Knowledge is power. How many times have you heard that one? Do you believe it? I certainly do. This might lead you to believe that deciding to undergo genetic testing was an easy decision for me to make, but you’d be wrong. I know it is an easy choice for some, but for me it was not.
Unlocking secrets in your DNA, may very well be empowering, but at the same time, it can also be overwhelming and yes, downright frightening. Let’s face it, sometimes ignorance can be bliss too.
If you’re contemplating genetic testing, click here for ten tips to help you with your decision. Bottom line is, if you’re going to get tested, you have to live with the results. You can’t stick them back in a time bottle.
If one of your parents has already tested positive for the BRCA1 or 2 gene mutation, then you have a 50/50 chance of testing positive as well.
If you end up being one of the unlucky ones in this particular coin toss, then what?
These days, it might seem as if everyone who tests positive for these mutations is choosing prophylactic surgeries. Who can forget the media frenzy when Angelina Jolie announced she had chosen this route?
It’s important to remember that there are other options. Not every woman who tests positive for a BRCA mutation chooses prophylactic mastectomy, though these are the decisions/stories that do receive the most attention for sure.
What are the options when you test positive (before a cancer diagnosis)?
There aren’t many and none of them are all that great, but here’s what’s usually suggested:
1. A woman can choose diligent surveillance.
Generally, this means alternating between mammography and MRI every six months.
2. Many doctors recommend that pre-menopausal women at high risk take Tamoxifen.
Exemestane (Aromasin®) is recommended as something for healthy, post-menopausal women at high risk of developing breast cancer to consider taking. Other doctors recommend Raloxifene (Evista®). Anastrozole (Arimidex®) is being looked at as a possibility for high risk post-menopausal women as well. This option of taking one of these drugs is also referred to as chemo-prevention.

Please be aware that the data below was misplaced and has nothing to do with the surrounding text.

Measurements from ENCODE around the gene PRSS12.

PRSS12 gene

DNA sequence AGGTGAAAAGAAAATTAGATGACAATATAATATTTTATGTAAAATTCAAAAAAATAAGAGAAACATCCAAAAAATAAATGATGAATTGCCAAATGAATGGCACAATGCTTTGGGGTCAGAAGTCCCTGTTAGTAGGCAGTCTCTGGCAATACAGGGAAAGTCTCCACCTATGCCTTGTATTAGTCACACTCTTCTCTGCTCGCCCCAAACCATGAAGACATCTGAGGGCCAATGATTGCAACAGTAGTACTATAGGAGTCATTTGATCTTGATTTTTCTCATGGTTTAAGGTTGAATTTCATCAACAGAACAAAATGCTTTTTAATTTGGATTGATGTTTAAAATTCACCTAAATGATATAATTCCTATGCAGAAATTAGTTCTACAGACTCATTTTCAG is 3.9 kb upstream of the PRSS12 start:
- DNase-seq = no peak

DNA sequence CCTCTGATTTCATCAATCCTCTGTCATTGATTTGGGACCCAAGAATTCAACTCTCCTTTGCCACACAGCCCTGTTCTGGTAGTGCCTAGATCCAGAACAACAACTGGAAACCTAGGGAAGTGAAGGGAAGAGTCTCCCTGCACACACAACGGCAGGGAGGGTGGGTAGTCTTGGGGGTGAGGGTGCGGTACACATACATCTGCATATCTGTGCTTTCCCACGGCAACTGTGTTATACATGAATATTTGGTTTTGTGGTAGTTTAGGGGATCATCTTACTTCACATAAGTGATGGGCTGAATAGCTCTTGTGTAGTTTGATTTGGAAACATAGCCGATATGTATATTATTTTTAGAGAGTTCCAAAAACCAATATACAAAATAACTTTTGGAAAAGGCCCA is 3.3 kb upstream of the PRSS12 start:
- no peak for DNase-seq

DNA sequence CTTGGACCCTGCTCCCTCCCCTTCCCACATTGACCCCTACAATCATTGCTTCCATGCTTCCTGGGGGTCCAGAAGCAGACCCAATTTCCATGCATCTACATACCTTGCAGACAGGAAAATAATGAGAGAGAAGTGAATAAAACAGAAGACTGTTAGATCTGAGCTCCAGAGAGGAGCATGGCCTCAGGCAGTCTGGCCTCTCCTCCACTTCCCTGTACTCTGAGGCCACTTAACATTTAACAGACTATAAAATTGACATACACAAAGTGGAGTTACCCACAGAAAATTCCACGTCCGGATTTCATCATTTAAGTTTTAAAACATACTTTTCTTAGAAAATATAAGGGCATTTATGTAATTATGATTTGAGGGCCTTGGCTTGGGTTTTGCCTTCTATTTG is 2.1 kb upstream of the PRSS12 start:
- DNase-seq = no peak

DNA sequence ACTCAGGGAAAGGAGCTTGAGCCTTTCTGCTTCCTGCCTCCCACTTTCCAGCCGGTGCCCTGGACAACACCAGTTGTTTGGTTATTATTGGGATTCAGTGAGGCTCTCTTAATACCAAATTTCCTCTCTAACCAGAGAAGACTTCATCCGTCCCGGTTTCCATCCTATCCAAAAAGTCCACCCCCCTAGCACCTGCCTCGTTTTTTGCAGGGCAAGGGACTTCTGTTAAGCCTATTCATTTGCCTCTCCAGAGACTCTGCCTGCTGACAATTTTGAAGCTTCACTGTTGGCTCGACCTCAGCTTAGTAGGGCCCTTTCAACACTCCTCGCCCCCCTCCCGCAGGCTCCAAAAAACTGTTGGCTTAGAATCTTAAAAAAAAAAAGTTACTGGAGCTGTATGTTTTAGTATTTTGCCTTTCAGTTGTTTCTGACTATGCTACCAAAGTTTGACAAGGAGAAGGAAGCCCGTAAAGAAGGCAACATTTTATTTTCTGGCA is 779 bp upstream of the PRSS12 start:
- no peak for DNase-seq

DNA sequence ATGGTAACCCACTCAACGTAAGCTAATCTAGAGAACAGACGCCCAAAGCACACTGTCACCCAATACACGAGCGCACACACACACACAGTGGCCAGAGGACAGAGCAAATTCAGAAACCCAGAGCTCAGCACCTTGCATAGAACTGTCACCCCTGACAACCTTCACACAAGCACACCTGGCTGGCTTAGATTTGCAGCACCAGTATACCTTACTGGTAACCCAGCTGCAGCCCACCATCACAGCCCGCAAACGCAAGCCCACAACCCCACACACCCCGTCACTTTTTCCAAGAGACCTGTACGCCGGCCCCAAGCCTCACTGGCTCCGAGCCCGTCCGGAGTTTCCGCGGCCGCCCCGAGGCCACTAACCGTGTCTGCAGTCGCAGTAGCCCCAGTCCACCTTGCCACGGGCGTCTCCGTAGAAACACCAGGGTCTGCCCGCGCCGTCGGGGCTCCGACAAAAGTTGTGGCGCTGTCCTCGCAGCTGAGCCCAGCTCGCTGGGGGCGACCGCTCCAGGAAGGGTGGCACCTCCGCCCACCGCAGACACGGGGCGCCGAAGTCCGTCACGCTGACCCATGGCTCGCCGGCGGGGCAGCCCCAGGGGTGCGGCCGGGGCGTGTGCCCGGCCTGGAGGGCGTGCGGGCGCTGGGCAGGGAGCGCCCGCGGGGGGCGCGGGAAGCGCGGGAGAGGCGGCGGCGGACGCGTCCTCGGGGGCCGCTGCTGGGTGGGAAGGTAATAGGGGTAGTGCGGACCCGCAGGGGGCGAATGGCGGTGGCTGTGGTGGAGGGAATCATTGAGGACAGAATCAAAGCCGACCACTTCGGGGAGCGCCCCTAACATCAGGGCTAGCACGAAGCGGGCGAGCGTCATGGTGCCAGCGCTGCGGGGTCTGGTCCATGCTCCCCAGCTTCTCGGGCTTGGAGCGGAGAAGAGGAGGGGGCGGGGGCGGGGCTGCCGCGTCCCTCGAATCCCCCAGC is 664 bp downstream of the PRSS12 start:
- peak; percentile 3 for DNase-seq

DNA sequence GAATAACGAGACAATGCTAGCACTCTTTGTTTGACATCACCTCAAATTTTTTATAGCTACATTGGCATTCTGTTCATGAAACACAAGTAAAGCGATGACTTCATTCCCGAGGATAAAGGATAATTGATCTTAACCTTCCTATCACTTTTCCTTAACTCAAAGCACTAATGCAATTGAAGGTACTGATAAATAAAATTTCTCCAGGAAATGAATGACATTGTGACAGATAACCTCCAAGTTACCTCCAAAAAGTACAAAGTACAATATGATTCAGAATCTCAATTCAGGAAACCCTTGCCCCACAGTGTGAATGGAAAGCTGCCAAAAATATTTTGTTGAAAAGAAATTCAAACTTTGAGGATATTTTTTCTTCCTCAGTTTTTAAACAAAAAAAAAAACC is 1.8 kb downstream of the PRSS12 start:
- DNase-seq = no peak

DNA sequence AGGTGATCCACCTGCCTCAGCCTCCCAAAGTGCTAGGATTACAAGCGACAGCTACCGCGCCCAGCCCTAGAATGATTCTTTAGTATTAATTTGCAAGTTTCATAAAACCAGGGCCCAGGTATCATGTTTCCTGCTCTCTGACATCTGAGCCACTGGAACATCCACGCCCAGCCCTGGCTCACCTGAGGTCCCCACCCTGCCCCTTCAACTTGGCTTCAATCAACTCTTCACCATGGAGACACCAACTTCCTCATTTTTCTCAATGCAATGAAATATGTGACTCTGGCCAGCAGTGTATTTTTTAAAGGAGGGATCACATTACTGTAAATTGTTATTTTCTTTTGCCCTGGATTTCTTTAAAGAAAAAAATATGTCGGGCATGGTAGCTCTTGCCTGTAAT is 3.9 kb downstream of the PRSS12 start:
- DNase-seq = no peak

3. And of course, there is the prophylactic bilateral mastectomy route.
This means removing healthy breasts to decrease risk. It’s important to remember that prophylactic surgeries do not eliminate cancer risk; but they do substantially lower it. And yes, this is a drastic decision and also an entirely personal one.
4. Since being BRCA+ also elevates risk for ovarian cancer, it’s often advised that a BRCA+ woman consider removing her ovaries when finished with having children. Doing so can cut risk significantly. (See Amy’s comment below).
As body parts go, the ovaries aren’t quite as enticing in our breast-obsessed culture, so prophylactic oophorectomies don’t garner quite the same amount or type of media hype.
5. It should also be stated that, of course, a woman can take some time to think about things for a while.
Decisions don’t have to be made over night; in fact, they shouldn’t be. These decisions are huge, so no one should feel rushed or pressured. When a woman learns she is BRCA+, it can be pretty darn unsettling to say the least. The decisions she must make can be quite daunting.
If you find yourself to be in this situation, it’s vital to gather all the best information you can get your hands on, weigh out the pros and cons of every available option and meet with a genetic counselor (before and after testing as well) and other doctors to help you decipher stuff. After that, take some time (as much as you need) to absorb and then process it all.
Formulating a plan, your plan, takes time and effort.
After you’ve done these things, then go ahead and make the decisions that feel best for you.
Have you ever met with a genetic counselor or might you consider it regarding this or any hereditary health issue?
If you learned you were BRCA+, would you consider surveillance as an option?
Do you believe knowledge is always power?